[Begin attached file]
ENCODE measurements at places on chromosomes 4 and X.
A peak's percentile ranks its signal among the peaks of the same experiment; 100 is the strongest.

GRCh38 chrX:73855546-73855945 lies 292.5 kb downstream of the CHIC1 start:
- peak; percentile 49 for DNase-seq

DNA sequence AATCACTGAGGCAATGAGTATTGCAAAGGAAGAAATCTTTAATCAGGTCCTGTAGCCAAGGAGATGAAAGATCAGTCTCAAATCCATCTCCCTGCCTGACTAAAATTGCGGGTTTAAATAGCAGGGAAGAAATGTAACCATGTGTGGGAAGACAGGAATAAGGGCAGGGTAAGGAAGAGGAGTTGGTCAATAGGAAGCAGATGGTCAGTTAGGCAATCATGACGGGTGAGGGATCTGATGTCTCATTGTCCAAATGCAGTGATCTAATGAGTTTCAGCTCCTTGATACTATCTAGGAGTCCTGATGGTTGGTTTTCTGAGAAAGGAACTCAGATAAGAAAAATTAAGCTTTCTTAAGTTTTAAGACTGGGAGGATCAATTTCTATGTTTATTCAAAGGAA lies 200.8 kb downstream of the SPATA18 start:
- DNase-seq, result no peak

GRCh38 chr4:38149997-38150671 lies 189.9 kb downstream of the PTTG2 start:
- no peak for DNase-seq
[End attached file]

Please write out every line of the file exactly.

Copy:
ENCODE measurements at places on chromosomes 4 and X.
A peak's percentile ranks its signal among the peaks of the same experiment; 100 is the strongest.

GRCh38 chrX:73855546-73855945 lies 292.5 kb downstream of the CHIC1 start:
- peak; percentile 49 for DNase-seq

DNA sequence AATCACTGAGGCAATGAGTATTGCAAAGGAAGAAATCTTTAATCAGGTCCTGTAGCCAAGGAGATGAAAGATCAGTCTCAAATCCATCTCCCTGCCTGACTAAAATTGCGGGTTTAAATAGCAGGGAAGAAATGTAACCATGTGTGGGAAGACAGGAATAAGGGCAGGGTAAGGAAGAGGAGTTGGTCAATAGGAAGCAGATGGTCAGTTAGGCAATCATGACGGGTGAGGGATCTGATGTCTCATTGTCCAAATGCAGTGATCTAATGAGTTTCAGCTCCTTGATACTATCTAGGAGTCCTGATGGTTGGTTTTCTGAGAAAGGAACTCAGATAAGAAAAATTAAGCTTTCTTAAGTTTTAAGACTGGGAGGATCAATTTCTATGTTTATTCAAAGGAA lies 200.8 kb downstream of the SPATA18 start:
- DNase-seq, result no peak

GRCh38 chr4:38149997-38150671 lies 189.9 kb downstream of the PTTG2 start:
- no peak for DNase-seq